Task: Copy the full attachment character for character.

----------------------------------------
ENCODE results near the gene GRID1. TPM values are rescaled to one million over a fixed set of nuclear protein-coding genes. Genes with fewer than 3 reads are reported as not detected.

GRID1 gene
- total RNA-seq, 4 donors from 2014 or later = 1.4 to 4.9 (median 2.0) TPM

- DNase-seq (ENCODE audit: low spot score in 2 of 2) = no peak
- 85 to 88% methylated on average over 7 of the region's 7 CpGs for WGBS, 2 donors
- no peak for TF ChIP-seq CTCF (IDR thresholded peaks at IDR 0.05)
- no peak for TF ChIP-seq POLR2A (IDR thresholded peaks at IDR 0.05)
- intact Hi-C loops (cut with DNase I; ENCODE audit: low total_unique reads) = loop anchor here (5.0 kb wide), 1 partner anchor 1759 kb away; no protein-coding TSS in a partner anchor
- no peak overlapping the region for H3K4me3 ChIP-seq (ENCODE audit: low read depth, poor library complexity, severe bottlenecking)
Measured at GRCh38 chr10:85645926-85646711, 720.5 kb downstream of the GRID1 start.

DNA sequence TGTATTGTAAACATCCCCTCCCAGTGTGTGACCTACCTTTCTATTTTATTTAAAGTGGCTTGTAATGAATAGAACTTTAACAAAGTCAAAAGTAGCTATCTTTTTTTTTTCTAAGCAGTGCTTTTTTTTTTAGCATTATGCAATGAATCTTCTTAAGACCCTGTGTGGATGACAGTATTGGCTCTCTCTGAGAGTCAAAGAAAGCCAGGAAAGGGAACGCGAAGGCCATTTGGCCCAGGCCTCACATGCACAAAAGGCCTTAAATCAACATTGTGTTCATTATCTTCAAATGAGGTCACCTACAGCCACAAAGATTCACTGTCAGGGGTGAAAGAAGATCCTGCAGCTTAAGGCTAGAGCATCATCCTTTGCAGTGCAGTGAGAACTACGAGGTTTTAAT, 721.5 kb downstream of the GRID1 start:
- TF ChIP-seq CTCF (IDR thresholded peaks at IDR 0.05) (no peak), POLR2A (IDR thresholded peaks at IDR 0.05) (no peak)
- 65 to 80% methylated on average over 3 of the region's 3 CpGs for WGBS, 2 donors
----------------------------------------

ENCODE results near the gene GRID1. TPM values are rescaled to one million over a fixed set of nuclear protein-coding genes. Genes with fewer than 3 reads are reported as not detected.

GRID1 gene
- total RNA-seq, 4 donors from 2014 or later = 1.4 to 4.9 (median 2.0) TPM

- DNase-seq (ENCODE audit: low spot score in 2 of 2) = no peak
- 85 to 88% methylated on average over 7 of the region's 7 CpGs for WGBS, 2 donors
- no peak for TF ChIP-seq CTCF (IDR thresholded peaks at IDR 0.05)
- no peak for TF ChIP-seq POLR2A (IDR thresholded peaks at IDR 0.05)
- intact Hi-C loops (cut with DNase I; ENCODE audit: low total_unique reads) = loop anchor here (5.0 kb wide), 1 partner anchor 1759 kb away; no protein-coding TSS in a partner anchor
- no peak overlapping the region for H3K4me3 ChIP-seq (ENCODE audit: low read depth, poor library complexity, severe bottlenecking)
Measured at GRCh38 chr10:85645926-85646711, 720.5 kb downstream of the GRID1 start.

DNA sequence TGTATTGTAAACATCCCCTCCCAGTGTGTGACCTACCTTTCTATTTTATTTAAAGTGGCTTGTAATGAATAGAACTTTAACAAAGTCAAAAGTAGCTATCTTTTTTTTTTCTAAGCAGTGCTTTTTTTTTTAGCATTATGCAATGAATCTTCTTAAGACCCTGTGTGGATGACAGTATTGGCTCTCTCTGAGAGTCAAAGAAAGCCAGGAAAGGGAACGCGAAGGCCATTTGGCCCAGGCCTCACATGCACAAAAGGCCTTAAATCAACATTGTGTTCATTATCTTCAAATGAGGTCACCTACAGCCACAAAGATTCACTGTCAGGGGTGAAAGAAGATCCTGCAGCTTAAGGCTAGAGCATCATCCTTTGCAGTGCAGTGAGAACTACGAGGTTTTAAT, 721.5 kb downstream of the GRID1 start:
- TF ChIP-seq CTCF (IDR thresholded peaks at IDR 0.05) (no peak), POLR2A (IDR thresholded peaks at IDR 0.05) (no peak)
- 65 to 80% methylated on average over 3 of the region's 3 CpGs for WGBS, 2 donors